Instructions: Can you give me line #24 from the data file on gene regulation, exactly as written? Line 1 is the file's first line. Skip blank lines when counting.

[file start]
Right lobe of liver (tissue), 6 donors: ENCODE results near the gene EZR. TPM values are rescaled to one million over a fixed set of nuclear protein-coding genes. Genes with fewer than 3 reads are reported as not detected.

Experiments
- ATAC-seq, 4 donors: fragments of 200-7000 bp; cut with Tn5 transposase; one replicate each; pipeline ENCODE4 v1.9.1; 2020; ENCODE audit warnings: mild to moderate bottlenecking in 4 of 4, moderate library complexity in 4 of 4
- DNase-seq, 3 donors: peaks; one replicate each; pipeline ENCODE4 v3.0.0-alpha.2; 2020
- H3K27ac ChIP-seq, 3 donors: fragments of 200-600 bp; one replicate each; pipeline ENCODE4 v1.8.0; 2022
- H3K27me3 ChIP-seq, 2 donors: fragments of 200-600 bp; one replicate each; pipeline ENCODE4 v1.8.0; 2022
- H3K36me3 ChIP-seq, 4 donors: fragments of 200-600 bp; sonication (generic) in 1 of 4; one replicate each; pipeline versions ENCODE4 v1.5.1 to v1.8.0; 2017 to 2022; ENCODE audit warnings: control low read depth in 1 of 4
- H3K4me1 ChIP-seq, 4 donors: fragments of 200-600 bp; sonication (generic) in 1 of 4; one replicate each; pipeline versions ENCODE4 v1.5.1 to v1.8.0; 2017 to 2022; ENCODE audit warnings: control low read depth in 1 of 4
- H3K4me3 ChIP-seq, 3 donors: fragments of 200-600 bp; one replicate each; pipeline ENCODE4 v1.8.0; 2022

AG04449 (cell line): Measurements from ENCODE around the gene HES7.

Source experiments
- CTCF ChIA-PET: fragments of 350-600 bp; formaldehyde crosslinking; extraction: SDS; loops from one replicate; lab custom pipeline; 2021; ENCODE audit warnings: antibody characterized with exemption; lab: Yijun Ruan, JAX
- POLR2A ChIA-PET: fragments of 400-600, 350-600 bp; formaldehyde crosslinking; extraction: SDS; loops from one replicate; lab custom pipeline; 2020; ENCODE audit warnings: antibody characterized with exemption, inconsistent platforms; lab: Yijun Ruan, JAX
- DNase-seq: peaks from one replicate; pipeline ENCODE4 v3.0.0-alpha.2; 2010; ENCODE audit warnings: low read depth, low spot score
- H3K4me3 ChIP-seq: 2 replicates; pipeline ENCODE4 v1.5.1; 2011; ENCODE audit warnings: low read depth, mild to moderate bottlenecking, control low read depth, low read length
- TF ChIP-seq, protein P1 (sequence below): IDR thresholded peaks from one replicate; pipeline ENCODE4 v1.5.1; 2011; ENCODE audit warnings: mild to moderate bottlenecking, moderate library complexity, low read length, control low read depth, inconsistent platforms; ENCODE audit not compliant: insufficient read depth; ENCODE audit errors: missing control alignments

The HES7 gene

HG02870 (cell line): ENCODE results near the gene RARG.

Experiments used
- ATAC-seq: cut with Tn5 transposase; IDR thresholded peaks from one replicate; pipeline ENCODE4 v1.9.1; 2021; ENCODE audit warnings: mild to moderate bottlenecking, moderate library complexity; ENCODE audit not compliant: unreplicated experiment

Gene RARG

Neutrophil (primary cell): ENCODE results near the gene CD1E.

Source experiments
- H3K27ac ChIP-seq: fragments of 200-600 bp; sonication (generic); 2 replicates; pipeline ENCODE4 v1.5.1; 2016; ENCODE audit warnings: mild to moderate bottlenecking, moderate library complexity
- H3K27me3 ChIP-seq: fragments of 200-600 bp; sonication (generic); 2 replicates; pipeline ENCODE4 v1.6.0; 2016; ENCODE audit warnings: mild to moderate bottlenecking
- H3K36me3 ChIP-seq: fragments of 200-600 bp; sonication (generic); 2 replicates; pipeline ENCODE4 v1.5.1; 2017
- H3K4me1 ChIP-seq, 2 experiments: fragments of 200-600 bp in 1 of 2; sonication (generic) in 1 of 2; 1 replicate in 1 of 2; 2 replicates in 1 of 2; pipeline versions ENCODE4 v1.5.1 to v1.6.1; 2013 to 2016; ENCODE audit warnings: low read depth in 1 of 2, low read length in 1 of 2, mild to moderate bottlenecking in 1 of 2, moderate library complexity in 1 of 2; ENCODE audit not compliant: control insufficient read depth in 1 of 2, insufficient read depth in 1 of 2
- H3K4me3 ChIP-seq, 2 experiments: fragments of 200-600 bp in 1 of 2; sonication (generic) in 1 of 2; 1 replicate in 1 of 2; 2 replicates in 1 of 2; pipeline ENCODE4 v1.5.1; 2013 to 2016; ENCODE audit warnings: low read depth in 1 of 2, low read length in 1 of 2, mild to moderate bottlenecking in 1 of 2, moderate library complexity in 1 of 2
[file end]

- H3K27ac ChIP-seq: fragments of 200-600 bp; sonication (generic); 2 replicates; pipeline ENCODE4 v1.5.1; 2016; ENCODE audit warnings: mild to moderate bottlenecking, moderate library complexity